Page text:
Morawiecki (L) said at a press conference in Otwock near Warsaw on Thursday that Polish consumers still lacked 3 million tonnes of coal before the winter season.
The government will spend about PLN 3 billion (EUR 0.62 billion) from the state budget on coal subsidies for local governments, Mateusz Morawiecki, the prime minister, has said.
Morawiecki said at a press conference in Otwock near Warsaw on Thursday that Polish consumers still lacked 3 million tonnes of coal before the winter season.
“Considering the fact that on average we subsidise each tonne by PLN 1,000 (EUR 206), the total cost for the budget will be at the level of PLN 3 billion,” the prime minister said.
According to Morawiecki, the money will come from this year’s budget.
“We’ll probably manage to fit it in the budget without the need to amend it,” Morawiecki said.
The prime minister also vowed to keep the price of coal at a stable level of PLN 1,500 (EUR 309) per tonne for local governments.
“The price of imported coal is high but we’re launching intervention measures to lower it,” he said. “Whether the importer brings coal at a cost of PLN 2,400, PLN 2,500 or PLN 2,700 per tonne, we’ll reduce the price each time to PLN 1,500 gross.”
Local governments will be able to re-sell the coal to residents at a price not higher than PLN 2,000 (EUR 412) per tonne, according to Morawiecki.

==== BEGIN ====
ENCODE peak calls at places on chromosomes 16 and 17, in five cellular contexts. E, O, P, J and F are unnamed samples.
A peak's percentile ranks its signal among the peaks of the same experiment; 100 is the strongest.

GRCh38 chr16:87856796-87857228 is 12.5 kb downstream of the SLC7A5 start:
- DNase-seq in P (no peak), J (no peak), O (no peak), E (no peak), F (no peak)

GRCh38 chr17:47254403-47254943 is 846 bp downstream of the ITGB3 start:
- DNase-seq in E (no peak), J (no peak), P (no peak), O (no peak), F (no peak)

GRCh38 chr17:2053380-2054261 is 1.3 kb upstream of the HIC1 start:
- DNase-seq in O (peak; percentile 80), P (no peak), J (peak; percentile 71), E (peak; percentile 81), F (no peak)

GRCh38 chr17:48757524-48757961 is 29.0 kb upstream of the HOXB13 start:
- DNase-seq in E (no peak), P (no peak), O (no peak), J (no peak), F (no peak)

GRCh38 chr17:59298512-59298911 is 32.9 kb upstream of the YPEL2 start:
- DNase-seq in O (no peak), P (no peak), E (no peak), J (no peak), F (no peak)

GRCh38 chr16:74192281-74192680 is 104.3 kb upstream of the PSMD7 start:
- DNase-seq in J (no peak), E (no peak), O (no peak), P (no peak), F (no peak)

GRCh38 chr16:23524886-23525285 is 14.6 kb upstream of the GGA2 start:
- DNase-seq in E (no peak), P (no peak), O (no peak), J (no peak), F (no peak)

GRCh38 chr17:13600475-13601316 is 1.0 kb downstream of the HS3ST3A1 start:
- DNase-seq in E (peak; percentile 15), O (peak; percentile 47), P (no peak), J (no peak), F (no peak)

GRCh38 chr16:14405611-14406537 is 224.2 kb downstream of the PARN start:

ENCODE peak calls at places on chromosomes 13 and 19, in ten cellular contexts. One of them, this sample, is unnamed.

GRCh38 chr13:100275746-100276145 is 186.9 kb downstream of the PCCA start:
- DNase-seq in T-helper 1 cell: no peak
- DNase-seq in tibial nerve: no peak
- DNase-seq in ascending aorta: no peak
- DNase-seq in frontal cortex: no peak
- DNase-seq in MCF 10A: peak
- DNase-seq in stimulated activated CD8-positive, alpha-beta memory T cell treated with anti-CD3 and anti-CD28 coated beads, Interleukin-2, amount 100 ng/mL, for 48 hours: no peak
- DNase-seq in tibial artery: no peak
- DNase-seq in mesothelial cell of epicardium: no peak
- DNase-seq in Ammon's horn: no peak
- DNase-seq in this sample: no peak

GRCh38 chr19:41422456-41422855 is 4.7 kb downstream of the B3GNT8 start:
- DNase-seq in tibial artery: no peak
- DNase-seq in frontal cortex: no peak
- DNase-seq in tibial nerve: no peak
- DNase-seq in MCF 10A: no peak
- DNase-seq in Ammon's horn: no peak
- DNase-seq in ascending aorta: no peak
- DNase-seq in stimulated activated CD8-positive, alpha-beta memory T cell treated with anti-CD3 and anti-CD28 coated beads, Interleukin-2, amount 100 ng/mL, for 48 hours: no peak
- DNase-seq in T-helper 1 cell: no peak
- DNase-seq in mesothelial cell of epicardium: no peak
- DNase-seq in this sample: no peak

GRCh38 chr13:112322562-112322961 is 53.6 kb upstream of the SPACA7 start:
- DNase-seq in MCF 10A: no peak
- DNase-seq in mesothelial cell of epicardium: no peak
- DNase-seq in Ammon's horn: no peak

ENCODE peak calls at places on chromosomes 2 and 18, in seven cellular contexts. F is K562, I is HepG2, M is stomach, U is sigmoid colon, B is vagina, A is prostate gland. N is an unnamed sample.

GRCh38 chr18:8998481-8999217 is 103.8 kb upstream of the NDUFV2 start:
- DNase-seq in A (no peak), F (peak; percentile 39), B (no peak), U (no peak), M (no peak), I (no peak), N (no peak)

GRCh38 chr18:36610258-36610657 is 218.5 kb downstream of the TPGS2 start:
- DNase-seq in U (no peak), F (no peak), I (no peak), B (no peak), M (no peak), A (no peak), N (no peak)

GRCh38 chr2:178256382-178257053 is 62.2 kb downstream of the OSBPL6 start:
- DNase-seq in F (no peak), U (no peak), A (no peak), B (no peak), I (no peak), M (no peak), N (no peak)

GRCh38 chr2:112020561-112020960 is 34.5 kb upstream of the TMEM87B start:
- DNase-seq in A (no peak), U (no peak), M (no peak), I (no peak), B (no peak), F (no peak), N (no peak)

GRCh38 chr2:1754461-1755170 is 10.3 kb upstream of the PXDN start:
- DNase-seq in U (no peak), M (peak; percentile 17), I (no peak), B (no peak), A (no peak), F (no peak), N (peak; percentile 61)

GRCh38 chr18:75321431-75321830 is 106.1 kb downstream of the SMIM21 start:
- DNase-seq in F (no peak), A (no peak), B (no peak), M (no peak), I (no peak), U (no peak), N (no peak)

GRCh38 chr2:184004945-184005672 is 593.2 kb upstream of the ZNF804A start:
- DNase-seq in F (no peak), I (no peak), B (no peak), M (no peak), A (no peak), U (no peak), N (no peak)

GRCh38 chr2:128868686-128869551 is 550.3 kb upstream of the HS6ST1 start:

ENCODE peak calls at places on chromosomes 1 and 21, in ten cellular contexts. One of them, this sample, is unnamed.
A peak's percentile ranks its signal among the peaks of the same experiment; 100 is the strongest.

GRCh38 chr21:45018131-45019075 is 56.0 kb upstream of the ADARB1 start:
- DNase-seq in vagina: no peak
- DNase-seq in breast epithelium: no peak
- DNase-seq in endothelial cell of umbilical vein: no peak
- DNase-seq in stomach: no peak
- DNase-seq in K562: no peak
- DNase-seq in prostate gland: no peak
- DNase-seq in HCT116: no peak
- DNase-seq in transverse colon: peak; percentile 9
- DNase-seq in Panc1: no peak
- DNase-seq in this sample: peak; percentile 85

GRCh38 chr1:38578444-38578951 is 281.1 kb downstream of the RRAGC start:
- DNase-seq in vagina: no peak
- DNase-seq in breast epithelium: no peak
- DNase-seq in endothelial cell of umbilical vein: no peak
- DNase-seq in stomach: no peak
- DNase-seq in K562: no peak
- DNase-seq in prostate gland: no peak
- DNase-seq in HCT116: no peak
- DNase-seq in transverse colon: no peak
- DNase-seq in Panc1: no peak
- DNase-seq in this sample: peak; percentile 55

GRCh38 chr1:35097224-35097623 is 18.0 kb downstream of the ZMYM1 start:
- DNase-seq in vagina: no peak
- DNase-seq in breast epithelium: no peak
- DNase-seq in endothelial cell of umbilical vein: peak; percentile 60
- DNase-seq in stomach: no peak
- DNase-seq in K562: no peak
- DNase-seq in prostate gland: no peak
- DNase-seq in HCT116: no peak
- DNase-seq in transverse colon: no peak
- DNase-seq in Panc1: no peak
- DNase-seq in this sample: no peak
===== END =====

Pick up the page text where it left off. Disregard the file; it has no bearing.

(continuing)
Additionally, to limit the impact of surging electricity prices on the so-called sensitive institutions, such as kindergartens, schools, care centres or hospitals, these institutions will enjoy a reduced tariff regardless of how much electricity they use, the prime minister said.
However, this measure hinges on a decision by the European Commission, which currently allows for applying reduced tariffs only to 80 percent of use.
“I can say today that in all probability, and based on the information that we have, we’ll not be applying this limit,” Morawiecki said. “The European Commission has imposed this 80 percent limit, but we’ll be lifting it.”
“A requirement to present a savings plan will replace it,” he added.
The prices of coal, natural gas and oil shot up after Russia invaded Ukraine. Poland has banned imports of Russian coal, which has meant finding alternative suppliers and streamlining the distribution of the commodity.